It is important to underline that after my fieldwork was completed, Poland ratified the Council of Europe’s “Convention on preventing and combating violence against women and domestic violence” (signedby the Polish President in April 2015.) Nevertheless, Polish law does not define crimes motivated by homophobia and transphobia. The protest “in defense of Catholic faith and tradition” was continued in 2015.102 This time, the demonstrators held placards that criticized President Bronisław Komorowski who ratified the Convention, and openly expressed their approval of the newly elected conservative President, Andrzej Duda.103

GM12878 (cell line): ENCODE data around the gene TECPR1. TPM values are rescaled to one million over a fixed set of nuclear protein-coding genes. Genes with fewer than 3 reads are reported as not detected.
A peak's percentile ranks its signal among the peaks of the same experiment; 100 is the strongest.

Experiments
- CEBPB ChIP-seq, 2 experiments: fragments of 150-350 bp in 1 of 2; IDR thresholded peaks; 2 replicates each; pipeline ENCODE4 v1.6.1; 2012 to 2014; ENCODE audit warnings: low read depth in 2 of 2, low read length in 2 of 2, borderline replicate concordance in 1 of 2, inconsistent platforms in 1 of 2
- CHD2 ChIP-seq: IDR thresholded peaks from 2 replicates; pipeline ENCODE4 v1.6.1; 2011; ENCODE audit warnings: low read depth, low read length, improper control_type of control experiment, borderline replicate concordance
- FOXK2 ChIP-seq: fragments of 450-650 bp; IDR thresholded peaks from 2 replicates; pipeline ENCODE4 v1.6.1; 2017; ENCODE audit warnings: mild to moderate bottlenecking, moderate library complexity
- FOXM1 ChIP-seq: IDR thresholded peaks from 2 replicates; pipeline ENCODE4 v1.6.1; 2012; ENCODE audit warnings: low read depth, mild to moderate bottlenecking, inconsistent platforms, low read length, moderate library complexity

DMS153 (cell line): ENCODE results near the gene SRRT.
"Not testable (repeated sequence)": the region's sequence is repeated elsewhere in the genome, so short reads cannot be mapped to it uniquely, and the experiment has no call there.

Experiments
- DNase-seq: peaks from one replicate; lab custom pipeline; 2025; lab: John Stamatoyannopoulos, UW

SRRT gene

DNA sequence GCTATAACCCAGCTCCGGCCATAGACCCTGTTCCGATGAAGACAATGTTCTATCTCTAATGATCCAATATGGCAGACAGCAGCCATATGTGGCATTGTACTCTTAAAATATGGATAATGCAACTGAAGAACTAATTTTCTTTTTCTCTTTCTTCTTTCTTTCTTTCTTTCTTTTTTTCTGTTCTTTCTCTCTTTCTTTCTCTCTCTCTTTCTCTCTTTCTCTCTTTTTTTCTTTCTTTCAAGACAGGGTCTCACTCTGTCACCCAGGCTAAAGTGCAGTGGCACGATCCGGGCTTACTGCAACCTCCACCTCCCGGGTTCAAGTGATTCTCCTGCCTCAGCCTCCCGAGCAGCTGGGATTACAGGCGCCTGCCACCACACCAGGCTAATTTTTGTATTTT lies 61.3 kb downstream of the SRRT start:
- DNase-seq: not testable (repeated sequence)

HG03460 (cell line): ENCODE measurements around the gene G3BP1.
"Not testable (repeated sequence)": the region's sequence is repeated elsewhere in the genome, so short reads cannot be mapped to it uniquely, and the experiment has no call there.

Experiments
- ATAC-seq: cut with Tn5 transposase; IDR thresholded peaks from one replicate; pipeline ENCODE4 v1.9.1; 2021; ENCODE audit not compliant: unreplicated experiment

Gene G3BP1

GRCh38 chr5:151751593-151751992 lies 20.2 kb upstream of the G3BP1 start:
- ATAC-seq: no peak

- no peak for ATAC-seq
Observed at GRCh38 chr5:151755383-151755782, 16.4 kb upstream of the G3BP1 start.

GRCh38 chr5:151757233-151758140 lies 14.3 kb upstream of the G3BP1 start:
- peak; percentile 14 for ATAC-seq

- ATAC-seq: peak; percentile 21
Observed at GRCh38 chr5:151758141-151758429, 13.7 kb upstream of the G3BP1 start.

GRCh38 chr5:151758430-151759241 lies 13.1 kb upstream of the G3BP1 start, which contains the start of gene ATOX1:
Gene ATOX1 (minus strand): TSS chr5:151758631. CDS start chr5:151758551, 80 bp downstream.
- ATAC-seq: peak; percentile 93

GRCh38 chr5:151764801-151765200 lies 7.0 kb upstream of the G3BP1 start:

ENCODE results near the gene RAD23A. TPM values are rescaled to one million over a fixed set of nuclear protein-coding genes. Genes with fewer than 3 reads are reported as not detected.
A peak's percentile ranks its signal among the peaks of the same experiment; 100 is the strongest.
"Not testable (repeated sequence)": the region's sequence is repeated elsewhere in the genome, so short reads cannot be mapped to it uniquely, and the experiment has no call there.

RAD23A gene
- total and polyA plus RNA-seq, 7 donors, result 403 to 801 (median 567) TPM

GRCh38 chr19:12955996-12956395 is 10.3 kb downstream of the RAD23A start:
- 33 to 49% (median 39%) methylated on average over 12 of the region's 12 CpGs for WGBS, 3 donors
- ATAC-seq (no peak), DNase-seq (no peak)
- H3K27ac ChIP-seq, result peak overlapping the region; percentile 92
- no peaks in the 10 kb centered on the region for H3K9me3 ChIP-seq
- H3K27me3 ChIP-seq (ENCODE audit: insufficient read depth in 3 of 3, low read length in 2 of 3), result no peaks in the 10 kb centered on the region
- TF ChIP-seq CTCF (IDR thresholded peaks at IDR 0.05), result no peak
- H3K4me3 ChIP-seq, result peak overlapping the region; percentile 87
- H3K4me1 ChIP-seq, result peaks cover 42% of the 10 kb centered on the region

The story of the Rainbow shows how Julita Wójcik opened up a space for creating multiple authorship. Thanks to her decision the Rainbow actually became a truly “democratic artwork.” Its “democratic qualities” did not correspond to the liberal concept of the public sphere, understood as a consensual agreement between rational individuals. In this article, I presented some of the examples of how the Rainbow, as a “gift-sculpture,” interpellated the emergent political subjectivities of those who responded to it as receivers. Instead of harmony, the sculpture produced conflicts between the antagonized, ephemeral communities of its “co-producers.” The conflicts that the sculpture effectively mediated falsified the idea that different groups or persons can peacefully coexist in one society without the threat of being excluded. I was hesitant to call the conflicts that I observed “class conflicts,” because that would require more advanced fieldwork. However, I would like to stress that one of the main differences between the various groups of the Rainbow’s “receivers” was generation (elderly vs. young women). According to Bishop, by probing the boundaries of what is and what is not possible, it is conflicts and not consensus that can actually bring about social change.104 I imagine that the newly emergent political subjects - be they radically conservative, leftist, neoliberal or queer - will remain active in the public sphere. However, their activity will presumably exceed the limits of a public discourse organized around the Rainbow itself.105 By reporting on the social life of the Rainbow, I followed the argument made by Roger Sansi who claimed that: “Any project of ‘participation’, like the gift, contains the seeds of the opposite: market competition and exclusion. (…) Perhaps from the perspective of anthropology, more than if they are morally unquestionable or politically effective, what is remarkable is their very process.”106